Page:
A family ‘devastated’ as their 29-year-old son was left in a coma after an attack outside a nightclub have set up a fundraising page.Advertisement
Ben Pennington, from Preston, remains in Royal Preston Hospital after the incident in October.
He was taken to hospital after the attack outside the Level One nightclub in Market Street, Darwen on Saturday 15 October.
His father Mark Pennington has set up a JustGiving page to raise funds for the critical care unit that saved his son’s life.
A statement from the family said: “Our son was the was the victim of a vicious unprovoked attack that left him in a coma and on a life support machine, he had to have a five and a half hour operation to remove the front of his skull to reduce the pressure on his brain.
“We don’t know the full extent of Ben’s injuries but we have been told the road to recovery will more than likely be long. We want to put something in place and try to raise money to help with Bens’ care, needs and rehabilitation. God willing if Ben’s recovery is quick all monies raised will go to the critical care unit that saved his life.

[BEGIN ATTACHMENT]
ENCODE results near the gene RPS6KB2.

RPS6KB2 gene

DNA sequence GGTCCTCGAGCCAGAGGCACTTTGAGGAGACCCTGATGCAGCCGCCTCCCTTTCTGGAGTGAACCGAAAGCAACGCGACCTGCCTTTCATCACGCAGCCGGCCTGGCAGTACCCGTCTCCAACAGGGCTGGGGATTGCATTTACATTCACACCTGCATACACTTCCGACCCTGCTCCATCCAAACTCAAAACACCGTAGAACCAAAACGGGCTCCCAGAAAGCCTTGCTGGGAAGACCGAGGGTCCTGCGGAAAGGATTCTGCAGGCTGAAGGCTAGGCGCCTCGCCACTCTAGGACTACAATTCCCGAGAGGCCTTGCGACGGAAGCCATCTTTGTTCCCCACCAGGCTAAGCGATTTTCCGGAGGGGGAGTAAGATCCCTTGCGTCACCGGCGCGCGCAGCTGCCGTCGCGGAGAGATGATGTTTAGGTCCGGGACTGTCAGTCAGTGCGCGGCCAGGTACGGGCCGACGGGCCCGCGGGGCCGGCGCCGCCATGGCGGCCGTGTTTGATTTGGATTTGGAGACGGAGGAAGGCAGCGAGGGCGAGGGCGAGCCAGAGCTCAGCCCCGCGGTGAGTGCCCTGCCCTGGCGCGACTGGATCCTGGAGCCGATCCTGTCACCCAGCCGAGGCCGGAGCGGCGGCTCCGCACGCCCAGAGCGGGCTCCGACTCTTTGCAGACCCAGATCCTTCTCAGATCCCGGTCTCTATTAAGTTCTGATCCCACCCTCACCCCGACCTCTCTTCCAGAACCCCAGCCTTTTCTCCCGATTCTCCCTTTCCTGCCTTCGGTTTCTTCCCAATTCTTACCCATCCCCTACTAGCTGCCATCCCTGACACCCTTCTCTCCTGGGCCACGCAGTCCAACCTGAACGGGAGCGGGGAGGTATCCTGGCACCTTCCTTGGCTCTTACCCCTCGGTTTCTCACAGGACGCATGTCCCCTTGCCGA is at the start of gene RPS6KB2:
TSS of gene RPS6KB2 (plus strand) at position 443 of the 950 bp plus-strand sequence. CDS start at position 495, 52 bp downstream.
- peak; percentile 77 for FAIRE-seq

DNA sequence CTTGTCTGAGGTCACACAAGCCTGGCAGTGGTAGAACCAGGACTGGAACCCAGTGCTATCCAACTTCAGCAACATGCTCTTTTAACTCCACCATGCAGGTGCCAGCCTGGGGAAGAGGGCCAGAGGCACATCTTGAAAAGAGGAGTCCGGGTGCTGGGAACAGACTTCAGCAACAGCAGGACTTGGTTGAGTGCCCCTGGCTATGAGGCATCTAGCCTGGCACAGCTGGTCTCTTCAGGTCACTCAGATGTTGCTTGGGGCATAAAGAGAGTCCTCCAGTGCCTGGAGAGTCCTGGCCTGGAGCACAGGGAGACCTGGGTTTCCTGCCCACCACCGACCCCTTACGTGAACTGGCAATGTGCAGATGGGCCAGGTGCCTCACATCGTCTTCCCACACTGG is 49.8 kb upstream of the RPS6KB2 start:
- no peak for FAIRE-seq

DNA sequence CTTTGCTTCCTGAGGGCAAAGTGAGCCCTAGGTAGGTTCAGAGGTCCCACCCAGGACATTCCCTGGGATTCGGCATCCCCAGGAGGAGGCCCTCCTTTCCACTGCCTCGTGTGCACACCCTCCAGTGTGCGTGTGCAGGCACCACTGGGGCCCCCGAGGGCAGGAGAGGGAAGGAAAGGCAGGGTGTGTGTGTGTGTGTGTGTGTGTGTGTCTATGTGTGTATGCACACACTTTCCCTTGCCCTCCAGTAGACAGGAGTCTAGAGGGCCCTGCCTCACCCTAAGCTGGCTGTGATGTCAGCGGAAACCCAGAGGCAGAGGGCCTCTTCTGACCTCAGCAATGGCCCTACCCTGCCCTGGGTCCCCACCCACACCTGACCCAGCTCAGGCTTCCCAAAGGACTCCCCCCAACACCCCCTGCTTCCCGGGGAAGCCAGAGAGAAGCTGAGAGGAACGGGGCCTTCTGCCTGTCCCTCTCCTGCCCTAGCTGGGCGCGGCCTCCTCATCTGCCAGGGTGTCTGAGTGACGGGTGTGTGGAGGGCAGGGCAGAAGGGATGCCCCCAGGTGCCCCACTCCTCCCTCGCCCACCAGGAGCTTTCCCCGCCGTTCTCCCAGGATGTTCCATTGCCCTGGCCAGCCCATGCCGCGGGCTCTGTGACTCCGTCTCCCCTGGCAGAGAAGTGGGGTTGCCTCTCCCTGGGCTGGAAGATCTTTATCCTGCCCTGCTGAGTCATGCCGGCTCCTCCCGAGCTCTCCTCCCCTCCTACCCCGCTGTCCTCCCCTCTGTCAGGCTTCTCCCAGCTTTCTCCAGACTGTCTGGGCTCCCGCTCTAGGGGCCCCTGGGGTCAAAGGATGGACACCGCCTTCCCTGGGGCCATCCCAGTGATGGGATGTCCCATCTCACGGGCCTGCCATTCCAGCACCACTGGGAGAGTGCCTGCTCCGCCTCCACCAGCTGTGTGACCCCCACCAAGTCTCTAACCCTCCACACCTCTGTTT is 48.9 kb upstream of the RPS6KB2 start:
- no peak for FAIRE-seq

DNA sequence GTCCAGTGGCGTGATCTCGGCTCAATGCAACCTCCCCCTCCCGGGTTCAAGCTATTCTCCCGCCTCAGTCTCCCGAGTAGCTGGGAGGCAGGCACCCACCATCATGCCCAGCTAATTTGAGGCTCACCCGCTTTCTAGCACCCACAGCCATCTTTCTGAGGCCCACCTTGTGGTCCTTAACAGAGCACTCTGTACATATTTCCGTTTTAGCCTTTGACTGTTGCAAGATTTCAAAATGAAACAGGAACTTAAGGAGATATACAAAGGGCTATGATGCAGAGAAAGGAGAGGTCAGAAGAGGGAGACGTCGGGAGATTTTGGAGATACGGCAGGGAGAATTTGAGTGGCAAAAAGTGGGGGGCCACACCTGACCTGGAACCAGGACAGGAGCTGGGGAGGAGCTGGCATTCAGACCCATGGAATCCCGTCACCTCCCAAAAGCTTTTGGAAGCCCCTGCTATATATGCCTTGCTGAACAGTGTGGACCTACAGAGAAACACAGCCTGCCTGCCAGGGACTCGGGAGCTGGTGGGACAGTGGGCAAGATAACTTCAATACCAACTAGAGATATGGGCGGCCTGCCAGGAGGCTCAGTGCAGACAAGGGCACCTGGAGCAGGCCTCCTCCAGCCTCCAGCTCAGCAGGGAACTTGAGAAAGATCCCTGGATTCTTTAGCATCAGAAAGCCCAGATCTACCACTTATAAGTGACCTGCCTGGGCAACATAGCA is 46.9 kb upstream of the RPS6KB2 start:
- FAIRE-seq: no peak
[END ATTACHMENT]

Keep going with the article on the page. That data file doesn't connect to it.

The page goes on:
“Ben’s network of friends is truly remarkable, I urge you all to please share this page so we can get as much help he needs. Thank you Mark, Nikki, Danny, Claire.”
The family want to raise £25,000 by the end of November and have so far secured £2,550 against their target.
Lancashire Police are continuing to appeal for witnesses to come forward in connection with the attack.
Temporary Detective Inspector Zoe Russo of the Force Major Investigation Team said: “The victim has sustained a significant head injury and is currently in hospital with his family by his side.
“While we have made one arrest, I would appeal to anyone who may have witnessed the incident or has any information that may assist the investigation to contact us.
A 27-year-old man from Darwen was arrested on suspicion of assault on Saturday 15 October and has been released on bail until Tuesday 15 November.
Anyone with information can contact police on 101 quoting log reference LC-20161015-0183. Alternatively Crimestoppers can be called on 0800 555 111.